My Child Has Been Arrested: Next Steps
(1) Advise your child not to speak to anybody about their case until they have consulted with an attorney. Whether or not they were given their Miranda warnings, anything they say or admit can be used against them—even by their family and friends if they were to be subpoenaed. This means ANYTHING they say: information they believe helps them or their case may later be twisted around to hurt them. If your child is contacted by a police officer, detective, insurance agent, investigator or anybody you did not directly employ to represent your child, you and your child should politely decline to speak with them.
(3) Depending upon the seriousness of the offense, you may receive notice from your child's school about a suspension, removal or expulsion hearing. This process may begin as soon as the day following the incident. If your child has special education needs, you may also be notified about an ARD hearing. If you intend upon hiring a lawyer for your child, you should NOT appear at these hearings without a lawyer; instead, notify the appropriate school administrators that you are in the process of hiring a lawyer, and ask for any such meetings/hearings to be postponed. Understand that the school district is required to follow certain statutory timelines and may, in some cases, hold a meeting without your presence; it is important, therefore, to get a lawyer involved as soon as possible.
(4) Understand that the probation officer assigned by the Juvenile Court to your child's case can be your best friend or your worst nightmare. Be as cooperative with the probation department as possible -- they will make recommendations to the judge about what the punishment should be if your child is adjudicated.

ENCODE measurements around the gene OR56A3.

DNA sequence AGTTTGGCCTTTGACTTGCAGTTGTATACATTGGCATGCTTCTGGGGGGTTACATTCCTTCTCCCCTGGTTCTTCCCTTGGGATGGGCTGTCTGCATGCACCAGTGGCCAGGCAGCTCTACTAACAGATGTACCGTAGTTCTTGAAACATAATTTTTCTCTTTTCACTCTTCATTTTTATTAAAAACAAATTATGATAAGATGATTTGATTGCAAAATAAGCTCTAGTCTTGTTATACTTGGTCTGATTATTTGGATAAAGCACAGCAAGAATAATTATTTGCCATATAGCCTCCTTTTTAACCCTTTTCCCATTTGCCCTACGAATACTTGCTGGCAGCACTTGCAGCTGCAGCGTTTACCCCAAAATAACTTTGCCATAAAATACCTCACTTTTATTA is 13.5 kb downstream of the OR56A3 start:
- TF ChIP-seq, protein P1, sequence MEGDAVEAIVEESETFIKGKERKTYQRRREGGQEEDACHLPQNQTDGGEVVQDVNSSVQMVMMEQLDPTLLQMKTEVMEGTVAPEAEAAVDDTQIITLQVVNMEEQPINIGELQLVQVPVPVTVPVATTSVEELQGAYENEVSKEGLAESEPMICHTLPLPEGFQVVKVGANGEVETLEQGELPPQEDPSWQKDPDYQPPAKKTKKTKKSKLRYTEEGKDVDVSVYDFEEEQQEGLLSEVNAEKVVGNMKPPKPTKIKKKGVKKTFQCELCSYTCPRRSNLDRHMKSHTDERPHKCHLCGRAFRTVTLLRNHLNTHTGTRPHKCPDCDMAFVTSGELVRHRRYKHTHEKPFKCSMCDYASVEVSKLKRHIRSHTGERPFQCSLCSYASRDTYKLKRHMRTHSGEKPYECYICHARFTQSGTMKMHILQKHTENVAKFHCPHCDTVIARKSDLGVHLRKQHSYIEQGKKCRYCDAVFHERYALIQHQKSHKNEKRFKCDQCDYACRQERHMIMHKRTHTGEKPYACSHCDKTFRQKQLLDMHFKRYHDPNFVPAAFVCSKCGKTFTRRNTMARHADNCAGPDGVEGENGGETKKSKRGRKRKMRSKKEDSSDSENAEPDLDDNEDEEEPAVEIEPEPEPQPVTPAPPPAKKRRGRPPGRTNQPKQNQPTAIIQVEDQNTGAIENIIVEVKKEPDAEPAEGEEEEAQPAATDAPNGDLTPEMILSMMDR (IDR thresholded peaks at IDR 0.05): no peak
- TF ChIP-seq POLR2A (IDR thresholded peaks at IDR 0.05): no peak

Please have the following information available so we can be of better help to you during our telephone conversation:
We will also ask if you have ever hired or consulted with lawyers before so that we may tailor the answers to your questions accordingly.
We will then schedule an appointment for our first meeting.
After our conversation, we will e-mail you a .pdf file with additional questions and materials to bring to our first meeting. We ask that you respond to these questions prior to our meeting.
1. Call the office (512.381-9955) and tell the person answering the phone the following: "I am a potential client calling in an emergency."
2. You will be asked, "What is the nature of your emergency?"
3. Succinctly state one of the following scenarios:
-I need to get somebody out of jail
-A police officer is wanting me to answer questions
-The police are at my house with a warrant
4. Do not go into the full details of what is happening (if time is critical you don't want to have to repeat the facts).
5. Listen to the specific questions being asked about your identifying information and the person you are trying to help. You may be asked to stay on the line or we will ask if it is okay that we call you back in a few minutes as we must first make sure that we don't have a conflict with your case. (For example, if we have ever represented a client that is involved in the current emergency, we will probably not be able to handle your case as a result of our duty of lifetime loyalty to our existing or previous client).
6. If there is no conflict, we will gather the pertinent details of your emergency, calculate the costs of an initial retainer to begin working, and begin work once we have your authorization.